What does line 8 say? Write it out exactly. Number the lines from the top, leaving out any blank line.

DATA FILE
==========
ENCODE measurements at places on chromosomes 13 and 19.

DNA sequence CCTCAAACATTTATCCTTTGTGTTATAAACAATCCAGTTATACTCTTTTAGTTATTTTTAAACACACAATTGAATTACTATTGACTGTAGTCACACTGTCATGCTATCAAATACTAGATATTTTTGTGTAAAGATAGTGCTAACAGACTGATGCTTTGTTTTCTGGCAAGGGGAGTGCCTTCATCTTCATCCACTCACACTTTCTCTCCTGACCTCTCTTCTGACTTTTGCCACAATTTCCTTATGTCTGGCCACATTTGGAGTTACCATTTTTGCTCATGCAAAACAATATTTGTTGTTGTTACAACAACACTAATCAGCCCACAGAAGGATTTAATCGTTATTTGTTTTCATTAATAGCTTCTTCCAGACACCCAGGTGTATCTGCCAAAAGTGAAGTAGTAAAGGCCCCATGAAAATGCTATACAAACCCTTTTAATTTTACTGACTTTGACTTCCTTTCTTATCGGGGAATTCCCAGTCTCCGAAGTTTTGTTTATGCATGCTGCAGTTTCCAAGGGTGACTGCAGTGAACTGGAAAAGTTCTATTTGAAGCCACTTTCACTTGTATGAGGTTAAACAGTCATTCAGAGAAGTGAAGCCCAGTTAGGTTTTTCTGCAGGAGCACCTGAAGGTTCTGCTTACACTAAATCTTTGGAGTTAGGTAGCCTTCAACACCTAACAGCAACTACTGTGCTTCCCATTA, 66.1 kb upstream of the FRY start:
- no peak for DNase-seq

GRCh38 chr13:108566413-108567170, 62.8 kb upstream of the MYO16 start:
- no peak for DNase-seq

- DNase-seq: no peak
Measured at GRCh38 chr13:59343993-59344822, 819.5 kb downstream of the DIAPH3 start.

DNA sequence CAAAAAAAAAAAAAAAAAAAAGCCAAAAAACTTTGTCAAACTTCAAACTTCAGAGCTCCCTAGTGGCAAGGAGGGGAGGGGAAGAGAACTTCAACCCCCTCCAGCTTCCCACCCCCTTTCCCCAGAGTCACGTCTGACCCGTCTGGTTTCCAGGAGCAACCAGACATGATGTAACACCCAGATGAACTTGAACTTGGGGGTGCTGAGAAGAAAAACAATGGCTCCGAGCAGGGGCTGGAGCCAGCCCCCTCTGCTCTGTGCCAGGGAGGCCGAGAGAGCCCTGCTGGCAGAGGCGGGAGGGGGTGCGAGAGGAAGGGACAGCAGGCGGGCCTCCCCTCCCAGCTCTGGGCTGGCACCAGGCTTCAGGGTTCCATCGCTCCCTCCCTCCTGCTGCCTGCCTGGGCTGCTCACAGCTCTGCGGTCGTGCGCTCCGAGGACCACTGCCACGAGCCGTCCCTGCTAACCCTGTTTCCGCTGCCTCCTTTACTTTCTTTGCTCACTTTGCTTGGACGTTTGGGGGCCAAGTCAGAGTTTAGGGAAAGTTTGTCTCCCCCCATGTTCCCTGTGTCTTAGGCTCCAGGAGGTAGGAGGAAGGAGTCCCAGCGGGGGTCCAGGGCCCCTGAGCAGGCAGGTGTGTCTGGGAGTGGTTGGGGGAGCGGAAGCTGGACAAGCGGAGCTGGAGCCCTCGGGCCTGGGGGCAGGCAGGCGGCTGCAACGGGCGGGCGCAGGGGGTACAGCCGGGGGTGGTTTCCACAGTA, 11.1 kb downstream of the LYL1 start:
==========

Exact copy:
DNA sequence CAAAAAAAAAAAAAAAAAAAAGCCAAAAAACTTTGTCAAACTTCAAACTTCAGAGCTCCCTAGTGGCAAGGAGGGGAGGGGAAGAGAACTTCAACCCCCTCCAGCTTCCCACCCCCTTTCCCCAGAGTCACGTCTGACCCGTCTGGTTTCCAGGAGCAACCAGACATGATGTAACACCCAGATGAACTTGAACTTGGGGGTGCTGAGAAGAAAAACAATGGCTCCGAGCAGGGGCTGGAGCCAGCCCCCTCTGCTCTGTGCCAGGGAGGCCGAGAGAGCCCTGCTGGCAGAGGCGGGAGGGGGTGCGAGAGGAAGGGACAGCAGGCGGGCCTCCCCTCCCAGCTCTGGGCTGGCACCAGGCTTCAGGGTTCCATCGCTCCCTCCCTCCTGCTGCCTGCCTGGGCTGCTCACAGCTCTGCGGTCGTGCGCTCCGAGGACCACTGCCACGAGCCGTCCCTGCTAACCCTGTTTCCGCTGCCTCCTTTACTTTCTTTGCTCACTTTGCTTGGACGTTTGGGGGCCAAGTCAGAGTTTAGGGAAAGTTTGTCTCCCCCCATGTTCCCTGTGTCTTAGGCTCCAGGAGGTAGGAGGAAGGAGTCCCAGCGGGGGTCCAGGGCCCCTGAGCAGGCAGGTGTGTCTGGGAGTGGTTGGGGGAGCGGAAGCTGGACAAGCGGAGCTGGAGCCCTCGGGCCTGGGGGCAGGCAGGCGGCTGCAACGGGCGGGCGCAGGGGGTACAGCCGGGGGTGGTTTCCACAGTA, 11.1 kb downstream of the LYL1 start: